If you’ve been following along this week, you know I’ve found so many delightful old postcards while helping Grandma Snail pack for her move. (See previous three posts.) Here’s the last bunch I discovered.
Postmark: Boston, Mass. Jun. 2, 1911
Address: Russia (modern-day Poland)
Wielmozny (title similar to “Esquire” or “the illustrious”) L. Fyks
Ul. (short for Ulica, meaning “street”) Nowolipie 56/42
The letter is in Yiddish. If you can read it, please comment!
Grandma Snail’s later-life step-father was a Jewish man from Boston whose family was originally from Old Russia. This portrait postcard must have belonged to him, perhaps a picture of his father.
“Free” written in place of stamp
Postmark U.S. Navy April 11, 1944
Return address Farragut, Idaho
“…Today my official name is Murray Weissman, A.S. (apprentice seaman). In 5 weeks I’ll be home + they’ll then add another “s” to my name. Please write. Murray”
Grandma Snail had two fellas in the armed forces who wrote to her during WWII. She was married for a year after the war to a man she can’t remember a single thing about, not even his name. Mama Snail and I suspect it was one of the two soldiers. Here’s the other guy, the more expressive Jay:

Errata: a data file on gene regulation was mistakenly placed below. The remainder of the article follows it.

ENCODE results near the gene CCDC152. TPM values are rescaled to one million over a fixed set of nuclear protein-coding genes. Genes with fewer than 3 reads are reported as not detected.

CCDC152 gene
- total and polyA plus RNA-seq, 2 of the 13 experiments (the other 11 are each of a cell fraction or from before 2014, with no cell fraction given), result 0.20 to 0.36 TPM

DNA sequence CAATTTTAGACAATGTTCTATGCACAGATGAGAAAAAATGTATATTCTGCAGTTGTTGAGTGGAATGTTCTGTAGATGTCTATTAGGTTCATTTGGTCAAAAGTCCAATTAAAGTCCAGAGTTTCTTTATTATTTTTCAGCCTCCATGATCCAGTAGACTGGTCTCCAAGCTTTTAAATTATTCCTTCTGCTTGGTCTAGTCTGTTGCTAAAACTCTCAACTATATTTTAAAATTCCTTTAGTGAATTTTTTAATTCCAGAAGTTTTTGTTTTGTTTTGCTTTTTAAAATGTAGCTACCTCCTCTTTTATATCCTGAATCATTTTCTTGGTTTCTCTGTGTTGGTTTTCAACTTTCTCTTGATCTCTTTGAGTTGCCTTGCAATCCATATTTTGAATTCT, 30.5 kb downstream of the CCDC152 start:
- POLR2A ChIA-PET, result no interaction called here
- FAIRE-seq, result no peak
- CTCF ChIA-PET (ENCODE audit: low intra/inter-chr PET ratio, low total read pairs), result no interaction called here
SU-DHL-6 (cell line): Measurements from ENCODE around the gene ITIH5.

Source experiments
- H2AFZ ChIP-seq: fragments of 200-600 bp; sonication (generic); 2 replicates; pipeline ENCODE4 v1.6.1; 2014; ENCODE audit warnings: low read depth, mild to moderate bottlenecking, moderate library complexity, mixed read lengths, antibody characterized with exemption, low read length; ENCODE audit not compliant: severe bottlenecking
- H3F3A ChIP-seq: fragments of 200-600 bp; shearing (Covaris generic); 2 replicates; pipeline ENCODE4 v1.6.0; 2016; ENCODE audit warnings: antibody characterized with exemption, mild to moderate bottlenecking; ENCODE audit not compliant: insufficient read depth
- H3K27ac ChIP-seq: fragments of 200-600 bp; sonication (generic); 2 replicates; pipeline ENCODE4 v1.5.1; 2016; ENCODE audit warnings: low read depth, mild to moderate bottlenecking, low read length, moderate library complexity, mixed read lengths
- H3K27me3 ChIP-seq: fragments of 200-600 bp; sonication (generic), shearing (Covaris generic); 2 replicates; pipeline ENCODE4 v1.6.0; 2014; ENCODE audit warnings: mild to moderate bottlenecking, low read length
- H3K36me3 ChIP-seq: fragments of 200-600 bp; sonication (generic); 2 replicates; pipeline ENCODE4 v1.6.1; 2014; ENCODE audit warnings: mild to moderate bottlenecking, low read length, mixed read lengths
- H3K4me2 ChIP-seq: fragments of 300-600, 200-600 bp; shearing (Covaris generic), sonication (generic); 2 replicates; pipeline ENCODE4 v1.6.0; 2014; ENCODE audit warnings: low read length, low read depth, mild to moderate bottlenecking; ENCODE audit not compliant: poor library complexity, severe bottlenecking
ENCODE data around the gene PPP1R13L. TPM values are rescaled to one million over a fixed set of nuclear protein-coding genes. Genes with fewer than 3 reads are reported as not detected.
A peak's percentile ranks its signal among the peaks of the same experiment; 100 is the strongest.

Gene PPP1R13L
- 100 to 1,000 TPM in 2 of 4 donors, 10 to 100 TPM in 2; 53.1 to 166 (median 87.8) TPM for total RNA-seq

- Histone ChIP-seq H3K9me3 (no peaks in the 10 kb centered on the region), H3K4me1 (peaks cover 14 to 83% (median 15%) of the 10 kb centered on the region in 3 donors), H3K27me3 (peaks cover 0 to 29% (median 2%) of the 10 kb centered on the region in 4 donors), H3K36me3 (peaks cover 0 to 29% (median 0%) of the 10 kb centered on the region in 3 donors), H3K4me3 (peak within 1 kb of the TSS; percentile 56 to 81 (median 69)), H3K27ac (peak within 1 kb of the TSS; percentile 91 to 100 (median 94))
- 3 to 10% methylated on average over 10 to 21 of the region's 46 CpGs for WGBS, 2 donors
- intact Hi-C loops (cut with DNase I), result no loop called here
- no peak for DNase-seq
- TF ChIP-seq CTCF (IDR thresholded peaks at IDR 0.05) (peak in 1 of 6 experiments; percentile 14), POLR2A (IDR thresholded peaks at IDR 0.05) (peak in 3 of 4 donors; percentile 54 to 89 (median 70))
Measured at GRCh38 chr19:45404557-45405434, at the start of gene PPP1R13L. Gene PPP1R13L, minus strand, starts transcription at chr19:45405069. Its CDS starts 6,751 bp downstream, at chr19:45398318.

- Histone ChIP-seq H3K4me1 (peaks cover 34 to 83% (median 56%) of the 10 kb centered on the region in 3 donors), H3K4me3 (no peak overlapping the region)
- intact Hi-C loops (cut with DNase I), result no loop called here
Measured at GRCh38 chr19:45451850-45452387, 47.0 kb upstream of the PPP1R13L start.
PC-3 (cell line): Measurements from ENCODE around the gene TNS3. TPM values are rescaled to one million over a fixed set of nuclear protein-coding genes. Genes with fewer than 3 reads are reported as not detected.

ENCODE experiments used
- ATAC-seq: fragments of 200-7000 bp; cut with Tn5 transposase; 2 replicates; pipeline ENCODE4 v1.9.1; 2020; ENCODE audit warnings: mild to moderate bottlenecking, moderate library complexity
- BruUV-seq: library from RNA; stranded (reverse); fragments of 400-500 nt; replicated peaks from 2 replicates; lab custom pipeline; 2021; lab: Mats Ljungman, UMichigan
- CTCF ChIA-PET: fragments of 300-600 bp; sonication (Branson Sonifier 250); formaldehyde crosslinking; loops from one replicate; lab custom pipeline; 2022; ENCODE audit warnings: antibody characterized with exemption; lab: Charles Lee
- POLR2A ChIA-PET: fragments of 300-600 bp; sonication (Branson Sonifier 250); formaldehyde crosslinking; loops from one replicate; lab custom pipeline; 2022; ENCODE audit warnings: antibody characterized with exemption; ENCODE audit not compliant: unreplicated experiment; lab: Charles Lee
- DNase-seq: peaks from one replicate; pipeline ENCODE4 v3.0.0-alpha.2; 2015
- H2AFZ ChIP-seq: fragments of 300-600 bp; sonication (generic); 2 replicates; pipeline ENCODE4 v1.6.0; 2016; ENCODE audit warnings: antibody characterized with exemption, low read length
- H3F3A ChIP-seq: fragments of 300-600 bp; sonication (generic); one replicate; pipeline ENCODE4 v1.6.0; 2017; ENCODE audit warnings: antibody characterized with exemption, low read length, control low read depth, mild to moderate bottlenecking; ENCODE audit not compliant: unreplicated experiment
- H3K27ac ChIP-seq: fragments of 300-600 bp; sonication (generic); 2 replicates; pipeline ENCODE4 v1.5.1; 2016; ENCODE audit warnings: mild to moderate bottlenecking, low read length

“Lago di Como, Campo e Isola Comacina” (This field at Lake Como in Italy looks out to Comacina Island)
July 27, 194?
“…Como is beyond a doubt one of the few devine [sic.] spots on the face of God[‘]s not-so-hot green earth. I wish you were here at the Villa d’Este. Everthing is perfect, even the cuisine is superlative. The vín du [sic.] pays so good rather stronger than the blanc of the Isêre but good–Love Jay”
Here’s a piece of local history for ya: In the ’60s and ’70s, a stunt driver made a name for himself (Wild Bill Shrewsberry) by driving L.A. Darts, a series of souped up Dodges and Plymouths provided by Los Angeles and Orange County dealerships. With a powerful engine and the weight shifted to the back of the car, Wild Bill’s big trick was to pop a wheelie for a quarter-mile at over 100 mph!
And finally, coming up to the present-day, a postcard (referring to myself) from Mama Snail to Grandma Snail.